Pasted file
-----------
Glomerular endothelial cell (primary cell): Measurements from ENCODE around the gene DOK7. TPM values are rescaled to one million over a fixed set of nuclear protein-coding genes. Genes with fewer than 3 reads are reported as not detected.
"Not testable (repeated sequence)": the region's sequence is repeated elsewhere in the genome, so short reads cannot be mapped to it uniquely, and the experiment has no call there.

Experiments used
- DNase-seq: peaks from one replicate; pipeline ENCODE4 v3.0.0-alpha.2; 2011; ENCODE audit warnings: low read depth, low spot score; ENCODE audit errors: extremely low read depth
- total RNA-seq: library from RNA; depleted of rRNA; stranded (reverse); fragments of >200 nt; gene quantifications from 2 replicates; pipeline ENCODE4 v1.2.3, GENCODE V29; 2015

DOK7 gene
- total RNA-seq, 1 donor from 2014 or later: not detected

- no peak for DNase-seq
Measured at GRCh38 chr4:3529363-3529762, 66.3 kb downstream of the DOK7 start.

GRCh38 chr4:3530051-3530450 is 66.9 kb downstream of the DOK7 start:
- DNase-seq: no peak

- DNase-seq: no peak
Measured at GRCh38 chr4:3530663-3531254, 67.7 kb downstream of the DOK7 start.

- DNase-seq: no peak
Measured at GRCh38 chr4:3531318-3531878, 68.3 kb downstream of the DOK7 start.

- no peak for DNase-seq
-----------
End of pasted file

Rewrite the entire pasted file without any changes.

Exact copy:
Glomerular endothelial cell (primary cell): Measurements from ENCODE around the gene DOK7. TPM values are rescaled to one million over a fixed set of nuclear protein-coding genes. Genes with fewer than 3 reads are reported as not detected.
"Not testable (repeated sequence)": the region's sequence is repeated elsewhere in the genome, so short reads cannot be mapped to it uniquely, and the experiment has no call there.

Experiments used
- DNase-seq: peaks from one replicate; pipeline ENCODE4 v3.0.0-alpha.2; 2011; ENCODE audit warnings: low read depth, low spot score; ENCODE audit errors: extremely low read depth
- total RNA-seq: library from RNA; depleted of rRNA; stranded (reverse); fragments of >200 nt; gene quantifications from 2 replicates; pipeline ENCODE4 v1.2.3, GENCODE V29; 2015

DOK7 gene
- total RNA-seq, 1 donor from 2014 or later: not detected

- no peak for DNase-seq
Measured at GRCh38 chr4:3529363-3529762, 66.3 kb downstream of the DOK7 start.

GRCh38 chr4:3530051-3530450 is 66.9 kb downstream of the DOK7 start:
- DNase-seq: no peak

- DNase-seq: no peak
Measured at GRCh38 chr4:3530663-3531254, 67.7 kb downstream of the DOK7 start.

- DNase-seq: no peak
Measured at GRCh38 chr4:3531318-3531878, 68.3 kb downstream of the DOK7 start.

- no peak for DNase-seq